By: Julie Orringer
My Goodreads Review: 4/5 Stars
“He allowed himself to imagine for the first time that the rest of his life might not be shaped by the misery of his past.”
The Invisible Bridge by Julie Orringer is a story that follows a Hungarian Jewish man, Andras Levi, through his life before, during and after World War II. Part one of this book focuses on Andras’s journey to Paris to study architecture. His life in Paris is filled with incredible adventures, romance and emotional rollercoasters. Then, as war with Germany becomes more likely, Andras returns to Hungary and experiences World War II from his home country.
“Why would a man not argue his own shameful culpability, why would he not crave responsibility for disaster, when the alternative was to feel himself to be nothing more than a speck of human dust?”
The Invisible Bridge sheds light on the struggles Hungarians faced during World War II. As a German ally, their experiences were very different than the rest of Europe. The Hungarian perspective into this war was a bit of a surprise to me; I was unaware that they were allied with Germany and how drastically this affected their involvement in Hitler’s plans. This gave me yet another perspective on this war. The struggles of Hungarian Jews seemed to be vastly different from what was occurring for the rest of European Jews. This part was probably the most interesting; how the Hungarian government treated their Jewish population and dealt with demands from Hitler shows that some resistance to Hitler’s orders was possible, at least at the beginning of the war. This book offered a very different and fresh look into World War II.
The characters in this book were unique and added different perspectives into this time. What was especially made clear were the distinct advantages given to Jewish families with money as opposed to Jewish families without. This, of course, changed in the final years of the war, but it was an essential aspect of the beginnings of war in Hungary. Each set of characters in each part of the book helped add more depth to the story; even if you didn’t love the characters, you understood the time better with their perspectives being included. I think one of the most important aspects was showing the strong anti-Semitic sentiments all over Europe years before the war broke out. This is sometimes overlooked in World War II books, and I think that is disingenuous; Jewish families in Europe had been dealing with antisemitism for centuries, way before Hitler made it part of his political platform. Later you see how all these characters fared in the war, which kept me glued to this book. Overall, the characters and their development were very well done.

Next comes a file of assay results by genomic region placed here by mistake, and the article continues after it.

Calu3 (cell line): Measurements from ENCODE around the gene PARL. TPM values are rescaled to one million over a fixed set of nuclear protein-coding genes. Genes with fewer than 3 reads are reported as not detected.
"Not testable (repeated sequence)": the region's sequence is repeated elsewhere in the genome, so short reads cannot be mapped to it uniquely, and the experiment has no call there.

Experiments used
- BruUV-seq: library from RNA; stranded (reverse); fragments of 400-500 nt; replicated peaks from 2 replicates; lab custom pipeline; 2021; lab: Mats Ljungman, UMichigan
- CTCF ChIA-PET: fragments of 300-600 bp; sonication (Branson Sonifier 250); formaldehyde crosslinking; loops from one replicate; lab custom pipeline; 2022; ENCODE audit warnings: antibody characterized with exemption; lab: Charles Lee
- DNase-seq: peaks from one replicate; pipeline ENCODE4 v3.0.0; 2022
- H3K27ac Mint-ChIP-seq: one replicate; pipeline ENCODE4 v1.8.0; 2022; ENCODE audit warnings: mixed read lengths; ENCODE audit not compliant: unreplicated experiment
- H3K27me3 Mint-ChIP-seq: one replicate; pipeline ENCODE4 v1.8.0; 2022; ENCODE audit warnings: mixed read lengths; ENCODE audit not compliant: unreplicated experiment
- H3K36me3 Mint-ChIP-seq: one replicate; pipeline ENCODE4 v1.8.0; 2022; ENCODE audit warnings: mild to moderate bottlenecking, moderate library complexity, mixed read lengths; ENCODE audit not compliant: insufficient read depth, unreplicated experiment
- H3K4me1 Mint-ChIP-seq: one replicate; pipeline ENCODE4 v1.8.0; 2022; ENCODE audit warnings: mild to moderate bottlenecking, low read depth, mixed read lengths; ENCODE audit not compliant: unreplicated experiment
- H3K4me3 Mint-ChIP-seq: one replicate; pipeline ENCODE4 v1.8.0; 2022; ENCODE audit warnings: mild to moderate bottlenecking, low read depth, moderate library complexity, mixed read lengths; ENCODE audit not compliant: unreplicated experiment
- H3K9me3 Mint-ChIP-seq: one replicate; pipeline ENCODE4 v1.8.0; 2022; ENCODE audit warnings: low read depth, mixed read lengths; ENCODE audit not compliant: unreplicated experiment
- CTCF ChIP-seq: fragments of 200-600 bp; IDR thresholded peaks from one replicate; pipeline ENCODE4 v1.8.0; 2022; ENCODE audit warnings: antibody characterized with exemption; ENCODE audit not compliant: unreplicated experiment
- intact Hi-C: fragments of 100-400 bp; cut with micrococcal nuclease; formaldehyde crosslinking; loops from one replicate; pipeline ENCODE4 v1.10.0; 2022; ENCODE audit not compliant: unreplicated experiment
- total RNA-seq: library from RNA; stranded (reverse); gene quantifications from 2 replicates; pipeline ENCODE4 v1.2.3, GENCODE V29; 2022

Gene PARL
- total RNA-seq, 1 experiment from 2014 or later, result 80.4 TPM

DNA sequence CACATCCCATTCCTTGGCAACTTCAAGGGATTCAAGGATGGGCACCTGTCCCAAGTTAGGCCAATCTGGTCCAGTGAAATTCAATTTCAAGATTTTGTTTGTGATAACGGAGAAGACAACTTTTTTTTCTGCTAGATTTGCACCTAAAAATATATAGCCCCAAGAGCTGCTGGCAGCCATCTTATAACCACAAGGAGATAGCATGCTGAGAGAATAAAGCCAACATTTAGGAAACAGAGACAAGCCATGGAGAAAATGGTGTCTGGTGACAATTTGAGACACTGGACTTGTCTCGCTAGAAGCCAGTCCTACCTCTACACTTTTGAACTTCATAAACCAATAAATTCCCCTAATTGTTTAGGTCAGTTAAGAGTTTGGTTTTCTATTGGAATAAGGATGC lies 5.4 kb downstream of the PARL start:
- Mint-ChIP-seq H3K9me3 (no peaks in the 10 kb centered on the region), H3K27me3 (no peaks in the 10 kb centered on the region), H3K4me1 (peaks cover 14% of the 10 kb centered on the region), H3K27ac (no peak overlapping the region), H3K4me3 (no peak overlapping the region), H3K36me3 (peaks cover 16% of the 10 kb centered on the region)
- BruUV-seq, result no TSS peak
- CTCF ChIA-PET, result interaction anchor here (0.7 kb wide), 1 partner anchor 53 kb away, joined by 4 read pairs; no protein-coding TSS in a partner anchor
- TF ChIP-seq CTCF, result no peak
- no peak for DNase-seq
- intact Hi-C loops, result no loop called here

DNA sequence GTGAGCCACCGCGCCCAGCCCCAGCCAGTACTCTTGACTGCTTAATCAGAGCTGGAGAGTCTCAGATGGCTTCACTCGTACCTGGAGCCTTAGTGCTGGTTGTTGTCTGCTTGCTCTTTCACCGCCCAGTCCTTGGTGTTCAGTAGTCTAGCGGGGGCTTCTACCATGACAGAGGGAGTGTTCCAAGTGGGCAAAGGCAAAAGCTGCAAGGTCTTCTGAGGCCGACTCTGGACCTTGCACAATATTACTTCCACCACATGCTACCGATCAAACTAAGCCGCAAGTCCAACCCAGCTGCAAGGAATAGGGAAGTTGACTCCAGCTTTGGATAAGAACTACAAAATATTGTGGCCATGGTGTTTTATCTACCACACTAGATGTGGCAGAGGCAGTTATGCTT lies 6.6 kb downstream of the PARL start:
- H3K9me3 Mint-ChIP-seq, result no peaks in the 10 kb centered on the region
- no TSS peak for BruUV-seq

The actual story that made up The Invisible Bridge had its ups and downs. Part one, which was primarily set in Paris, I found to be a bit boring. There was far too much time spent on the intricate details of the art of architecture. There were many times that I found myself skimming through some parts because it really didn’t seem relevant to the story. This is also when the reader is introduced to the central love story of the book. The beginnings of this love story, in my opinion, dragged on for far too long. Also, it seemed the first part of this book was quite long, and the other parts, the more exciting parts, in my opinion, were too short. I would have preferred that to have been reversed. Once Andras returns to Hungary, this is when the story took off for me. There was more excitement in the story, more substance to the characters and their lives. I also loved learning about Budapest; if I ever get a chance to visit, I will definitely think about all the different places Andras talked about. Lastly, after all the details given in Part 1, I found the last few events, the last few chapters specifically, to be extremely rushed. It all ended abruptly; I am not sure why this part didn’t have the same detail as the first part.
“There is nothing wrong with you. God asks the most of those he loves best.”
My Final Thoughts:
By the end of the book, I was hooked on the story and the characters. I couldn’t put the book down once I got past part one. It was a great historical fiction novel set in a country that not many people focus on, especially when discussing World War II. I learned something new about another part of the world. Overall, I would recommend this book to people who love a good historical fiction read.
“He had the strange sensation of not knowing who he was, of having travelled off the map of his own existence.”